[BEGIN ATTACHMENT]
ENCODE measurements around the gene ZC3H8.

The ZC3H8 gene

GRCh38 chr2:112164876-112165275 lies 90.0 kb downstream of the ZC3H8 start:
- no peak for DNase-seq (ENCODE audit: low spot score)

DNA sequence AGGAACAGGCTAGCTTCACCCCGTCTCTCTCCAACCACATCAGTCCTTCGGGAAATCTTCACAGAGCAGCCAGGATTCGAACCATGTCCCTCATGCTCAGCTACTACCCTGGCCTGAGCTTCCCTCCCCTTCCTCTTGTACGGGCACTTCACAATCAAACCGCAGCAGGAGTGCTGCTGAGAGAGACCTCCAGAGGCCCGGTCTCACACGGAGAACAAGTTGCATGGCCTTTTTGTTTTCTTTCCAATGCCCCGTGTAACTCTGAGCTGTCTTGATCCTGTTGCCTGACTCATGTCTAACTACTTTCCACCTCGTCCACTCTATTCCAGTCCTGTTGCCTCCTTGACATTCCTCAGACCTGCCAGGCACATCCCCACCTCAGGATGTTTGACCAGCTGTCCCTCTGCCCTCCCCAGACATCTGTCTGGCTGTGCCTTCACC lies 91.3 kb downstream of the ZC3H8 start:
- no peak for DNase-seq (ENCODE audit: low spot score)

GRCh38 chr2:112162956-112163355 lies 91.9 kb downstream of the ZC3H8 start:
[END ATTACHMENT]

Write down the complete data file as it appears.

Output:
ENCODE measurements around the gene ZC3H8.

The ZC3H8 gene

GRCh38 chr2:112164876-112165275 lies 90.0 kb downstream of the ZC3H8 start:
- no peak for DNase-seq (ENCODE audit: low spot score)

DNA sequence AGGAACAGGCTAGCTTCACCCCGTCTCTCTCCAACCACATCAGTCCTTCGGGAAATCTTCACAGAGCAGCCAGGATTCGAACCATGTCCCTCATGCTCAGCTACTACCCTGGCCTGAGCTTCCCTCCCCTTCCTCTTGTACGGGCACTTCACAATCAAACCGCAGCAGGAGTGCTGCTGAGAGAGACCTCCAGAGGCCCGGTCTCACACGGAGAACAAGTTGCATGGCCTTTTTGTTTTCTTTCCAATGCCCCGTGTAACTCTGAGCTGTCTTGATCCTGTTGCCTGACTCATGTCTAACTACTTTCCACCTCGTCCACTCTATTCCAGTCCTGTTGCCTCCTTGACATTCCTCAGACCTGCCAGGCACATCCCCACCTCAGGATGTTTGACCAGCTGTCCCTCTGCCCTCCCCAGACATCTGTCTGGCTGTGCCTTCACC lies 91.3 kb downstream of the ZC3H8 start:
- no peak for DNase-seq (ENCODE audit: low spot score)

GRCh38 chr2:112162956-112163355 lies 91.9 kb downstream of the ZC3H8 start: